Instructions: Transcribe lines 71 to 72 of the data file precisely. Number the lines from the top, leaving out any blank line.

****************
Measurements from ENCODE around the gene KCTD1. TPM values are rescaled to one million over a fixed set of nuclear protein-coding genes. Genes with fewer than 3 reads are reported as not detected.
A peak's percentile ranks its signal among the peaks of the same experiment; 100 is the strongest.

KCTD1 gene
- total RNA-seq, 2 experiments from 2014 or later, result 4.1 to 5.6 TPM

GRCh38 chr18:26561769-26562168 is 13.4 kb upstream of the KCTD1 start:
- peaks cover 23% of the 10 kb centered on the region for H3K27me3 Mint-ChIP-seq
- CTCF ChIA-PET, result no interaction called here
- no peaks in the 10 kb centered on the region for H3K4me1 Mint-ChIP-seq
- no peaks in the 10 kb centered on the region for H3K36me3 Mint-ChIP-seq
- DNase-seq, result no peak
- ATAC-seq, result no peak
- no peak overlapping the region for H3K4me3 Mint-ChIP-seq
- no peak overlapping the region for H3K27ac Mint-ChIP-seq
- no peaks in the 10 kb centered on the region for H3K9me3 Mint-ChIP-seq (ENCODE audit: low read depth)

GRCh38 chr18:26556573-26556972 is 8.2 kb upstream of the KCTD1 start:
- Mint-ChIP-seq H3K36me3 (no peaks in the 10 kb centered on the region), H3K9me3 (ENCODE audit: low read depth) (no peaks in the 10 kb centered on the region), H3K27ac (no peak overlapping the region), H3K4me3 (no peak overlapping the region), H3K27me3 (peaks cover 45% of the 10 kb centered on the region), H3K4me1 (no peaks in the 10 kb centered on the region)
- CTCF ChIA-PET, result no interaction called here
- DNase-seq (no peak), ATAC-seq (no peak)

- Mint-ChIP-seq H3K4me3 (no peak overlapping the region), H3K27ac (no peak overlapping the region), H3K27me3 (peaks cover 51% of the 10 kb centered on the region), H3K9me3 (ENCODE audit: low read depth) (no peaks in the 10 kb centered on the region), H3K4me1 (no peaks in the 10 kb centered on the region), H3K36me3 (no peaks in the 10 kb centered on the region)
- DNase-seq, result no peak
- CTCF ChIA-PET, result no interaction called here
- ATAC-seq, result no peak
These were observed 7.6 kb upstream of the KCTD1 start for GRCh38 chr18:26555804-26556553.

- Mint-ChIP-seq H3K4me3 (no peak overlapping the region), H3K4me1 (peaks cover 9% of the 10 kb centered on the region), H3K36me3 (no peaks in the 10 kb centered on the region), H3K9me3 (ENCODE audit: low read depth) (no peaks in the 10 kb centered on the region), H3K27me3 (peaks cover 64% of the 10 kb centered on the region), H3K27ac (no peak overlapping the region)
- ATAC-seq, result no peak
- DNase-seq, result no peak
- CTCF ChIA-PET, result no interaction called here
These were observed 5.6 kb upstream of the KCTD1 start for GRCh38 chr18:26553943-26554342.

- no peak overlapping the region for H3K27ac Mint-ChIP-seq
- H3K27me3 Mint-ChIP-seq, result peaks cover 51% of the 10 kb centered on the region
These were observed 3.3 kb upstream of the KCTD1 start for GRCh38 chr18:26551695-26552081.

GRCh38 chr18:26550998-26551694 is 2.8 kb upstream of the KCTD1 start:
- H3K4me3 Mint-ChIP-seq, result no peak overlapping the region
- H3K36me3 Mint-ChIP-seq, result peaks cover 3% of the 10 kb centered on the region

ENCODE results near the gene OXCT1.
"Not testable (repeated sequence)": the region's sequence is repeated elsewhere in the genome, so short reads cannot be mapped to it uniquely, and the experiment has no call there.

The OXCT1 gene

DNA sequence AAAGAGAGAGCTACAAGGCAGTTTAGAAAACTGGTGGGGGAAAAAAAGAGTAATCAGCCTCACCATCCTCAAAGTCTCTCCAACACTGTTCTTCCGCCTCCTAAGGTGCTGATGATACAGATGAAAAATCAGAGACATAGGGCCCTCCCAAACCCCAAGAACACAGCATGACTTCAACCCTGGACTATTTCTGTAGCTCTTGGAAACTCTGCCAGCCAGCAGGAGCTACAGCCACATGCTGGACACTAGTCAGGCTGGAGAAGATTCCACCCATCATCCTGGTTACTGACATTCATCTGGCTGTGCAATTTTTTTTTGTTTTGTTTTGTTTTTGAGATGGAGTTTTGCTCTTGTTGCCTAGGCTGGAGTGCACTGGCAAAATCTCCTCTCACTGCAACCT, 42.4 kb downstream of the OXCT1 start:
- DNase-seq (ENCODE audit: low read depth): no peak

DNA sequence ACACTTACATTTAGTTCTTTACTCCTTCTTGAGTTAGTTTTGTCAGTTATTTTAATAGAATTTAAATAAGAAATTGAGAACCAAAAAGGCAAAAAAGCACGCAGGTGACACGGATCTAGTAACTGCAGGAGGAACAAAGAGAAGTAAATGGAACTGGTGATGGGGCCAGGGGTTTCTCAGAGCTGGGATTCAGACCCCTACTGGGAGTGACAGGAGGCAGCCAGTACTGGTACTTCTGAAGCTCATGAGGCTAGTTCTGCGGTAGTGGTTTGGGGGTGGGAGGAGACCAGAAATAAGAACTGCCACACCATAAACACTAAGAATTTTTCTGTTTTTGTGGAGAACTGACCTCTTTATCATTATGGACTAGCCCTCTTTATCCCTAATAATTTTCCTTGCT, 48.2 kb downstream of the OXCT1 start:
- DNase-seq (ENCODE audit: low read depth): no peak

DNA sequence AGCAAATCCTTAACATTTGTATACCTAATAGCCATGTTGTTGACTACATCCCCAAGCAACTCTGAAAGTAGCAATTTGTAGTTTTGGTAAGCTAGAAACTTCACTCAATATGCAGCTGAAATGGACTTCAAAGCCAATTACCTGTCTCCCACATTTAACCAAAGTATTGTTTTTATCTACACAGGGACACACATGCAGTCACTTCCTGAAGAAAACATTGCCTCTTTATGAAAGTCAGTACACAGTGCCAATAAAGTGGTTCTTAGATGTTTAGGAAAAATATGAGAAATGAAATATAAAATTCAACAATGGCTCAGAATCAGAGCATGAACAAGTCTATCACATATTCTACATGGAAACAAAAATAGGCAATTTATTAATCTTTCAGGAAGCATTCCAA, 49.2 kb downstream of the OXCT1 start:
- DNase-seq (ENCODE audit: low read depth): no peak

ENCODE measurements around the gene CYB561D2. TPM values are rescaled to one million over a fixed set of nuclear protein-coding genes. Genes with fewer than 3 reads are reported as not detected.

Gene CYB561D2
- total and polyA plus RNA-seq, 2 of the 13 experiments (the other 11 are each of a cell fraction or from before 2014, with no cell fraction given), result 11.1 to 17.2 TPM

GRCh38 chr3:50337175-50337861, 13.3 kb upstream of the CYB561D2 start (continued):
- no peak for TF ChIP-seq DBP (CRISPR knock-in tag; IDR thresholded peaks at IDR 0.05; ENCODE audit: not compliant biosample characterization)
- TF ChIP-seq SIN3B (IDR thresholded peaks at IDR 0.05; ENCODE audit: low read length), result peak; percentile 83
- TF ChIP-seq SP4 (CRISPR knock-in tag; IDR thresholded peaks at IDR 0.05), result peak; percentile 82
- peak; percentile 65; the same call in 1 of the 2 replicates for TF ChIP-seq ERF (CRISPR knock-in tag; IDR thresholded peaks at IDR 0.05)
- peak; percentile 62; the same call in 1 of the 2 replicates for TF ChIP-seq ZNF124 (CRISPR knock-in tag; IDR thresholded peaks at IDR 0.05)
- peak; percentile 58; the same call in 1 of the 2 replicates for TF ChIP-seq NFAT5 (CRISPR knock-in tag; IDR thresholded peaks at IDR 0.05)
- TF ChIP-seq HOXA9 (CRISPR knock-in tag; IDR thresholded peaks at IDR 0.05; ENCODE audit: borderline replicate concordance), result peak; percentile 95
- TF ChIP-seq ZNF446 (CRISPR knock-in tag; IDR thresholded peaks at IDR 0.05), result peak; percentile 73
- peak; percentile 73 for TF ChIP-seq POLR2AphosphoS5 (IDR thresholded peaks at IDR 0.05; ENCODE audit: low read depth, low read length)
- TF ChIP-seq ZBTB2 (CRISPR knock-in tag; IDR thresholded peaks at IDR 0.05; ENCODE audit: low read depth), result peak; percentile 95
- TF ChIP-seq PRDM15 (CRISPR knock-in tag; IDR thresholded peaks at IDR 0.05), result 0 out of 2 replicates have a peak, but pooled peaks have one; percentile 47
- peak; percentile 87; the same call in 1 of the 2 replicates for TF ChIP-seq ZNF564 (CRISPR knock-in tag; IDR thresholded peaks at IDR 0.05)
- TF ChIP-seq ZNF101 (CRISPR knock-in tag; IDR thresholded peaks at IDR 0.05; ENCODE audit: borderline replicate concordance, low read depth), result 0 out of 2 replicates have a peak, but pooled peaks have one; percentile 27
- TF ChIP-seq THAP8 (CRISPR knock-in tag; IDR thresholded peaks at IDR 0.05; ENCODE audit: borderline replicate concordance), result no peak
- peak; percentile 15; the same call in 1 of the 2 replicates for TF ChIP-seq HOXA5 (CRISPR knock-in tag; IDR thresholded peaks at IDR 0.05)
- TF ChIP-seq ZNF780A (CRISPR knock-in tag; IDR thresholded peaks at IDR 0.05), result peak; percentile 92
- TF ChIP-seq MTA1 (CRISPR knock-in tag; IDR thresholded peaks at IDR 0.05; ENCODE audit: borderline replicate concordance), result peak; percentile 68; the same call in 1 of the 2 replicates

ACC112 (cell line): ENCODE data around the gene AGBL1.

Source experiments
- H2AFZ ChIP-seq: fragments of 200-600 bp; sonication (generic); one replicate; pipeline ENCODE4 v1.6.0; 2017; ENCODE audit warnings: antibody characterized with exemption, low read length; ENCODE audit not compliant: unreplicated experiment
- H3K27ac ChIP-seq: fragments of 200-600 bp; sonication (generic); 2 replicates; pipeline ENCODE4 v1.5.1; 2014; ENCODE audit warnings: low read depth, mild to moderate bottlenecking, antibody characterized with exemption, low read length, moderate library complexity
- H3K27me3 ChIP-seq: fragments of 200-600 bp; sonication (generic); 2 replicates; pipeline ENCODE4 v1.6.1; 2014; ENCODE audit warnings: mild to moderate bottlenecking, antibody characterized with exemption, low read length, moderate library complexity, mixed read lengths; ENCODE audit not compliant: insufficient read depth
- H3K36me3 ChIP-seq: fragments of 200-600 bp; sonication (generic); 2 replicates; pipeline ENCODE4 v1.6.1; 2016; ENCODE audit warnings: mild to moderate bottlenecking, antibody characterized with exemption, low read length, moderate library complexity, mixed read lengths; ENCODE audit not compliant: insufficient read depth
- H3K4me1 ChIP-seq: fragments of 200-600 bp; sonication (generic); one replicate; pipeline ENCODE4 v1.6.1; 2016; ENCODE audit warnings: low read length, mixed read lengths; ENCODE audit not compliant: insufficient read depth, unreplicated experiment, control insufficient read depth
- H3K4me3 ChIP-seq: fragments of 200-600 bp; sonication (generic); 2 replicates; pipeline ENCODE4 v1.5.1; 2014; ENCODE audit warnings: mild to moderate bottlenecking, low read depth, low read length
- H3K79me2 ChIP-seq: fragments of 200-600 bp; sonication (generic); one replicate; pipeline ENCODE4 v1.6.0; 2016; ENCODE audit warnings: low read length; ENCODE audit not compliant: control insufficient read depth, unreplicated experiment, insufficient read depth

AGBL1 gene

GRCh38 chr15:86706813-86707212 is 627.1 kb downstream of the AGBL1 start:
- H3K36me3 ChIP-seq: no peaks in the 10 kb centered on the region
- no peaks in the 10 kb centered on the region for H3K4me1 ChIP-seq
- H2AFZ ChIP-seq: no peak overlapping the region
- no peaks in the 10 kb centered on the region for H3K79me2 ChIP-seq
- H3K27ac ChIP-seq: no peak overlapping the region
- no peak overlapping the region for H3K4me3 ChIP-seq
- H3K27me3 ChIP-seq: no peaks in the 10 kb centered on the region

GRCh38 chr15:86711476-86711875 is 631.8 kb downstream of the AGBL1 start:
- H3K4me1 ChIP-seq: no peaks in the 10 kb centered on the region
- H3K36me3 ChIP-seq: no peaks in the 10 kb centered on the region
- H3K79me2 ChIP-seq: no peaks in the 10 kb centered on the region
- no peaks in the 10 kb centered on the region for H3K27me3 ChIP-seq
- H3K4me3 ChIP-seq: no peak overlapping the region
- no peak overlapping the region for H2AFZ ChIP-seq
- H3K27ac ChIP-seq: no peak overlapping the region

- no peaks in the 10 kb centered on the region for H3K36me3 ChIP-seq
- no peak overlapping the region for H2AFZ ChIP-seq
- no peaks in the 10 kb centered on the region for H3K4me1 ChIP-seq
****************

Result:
- H3K4me1 ChIP-seq: fragments of 200-600 bp; sonication (generic); one replicate; pipeline ENCODE4 v1.6.1; 2016; ENCODE audit warnings: low read length, mixed read lengths; ENCODE audit not compliant: insufficient read depth, unreplicated experiment, control insufficient read depth
- H3K4me3 ChIP-seq: fragments of 200-600 bp; sonication (generic); 2 replicates; pipeline ENCODE4 v1.5.1; 2014; ENCODE audit warnings: mild to moderate bottlenecking, low read depth, low read length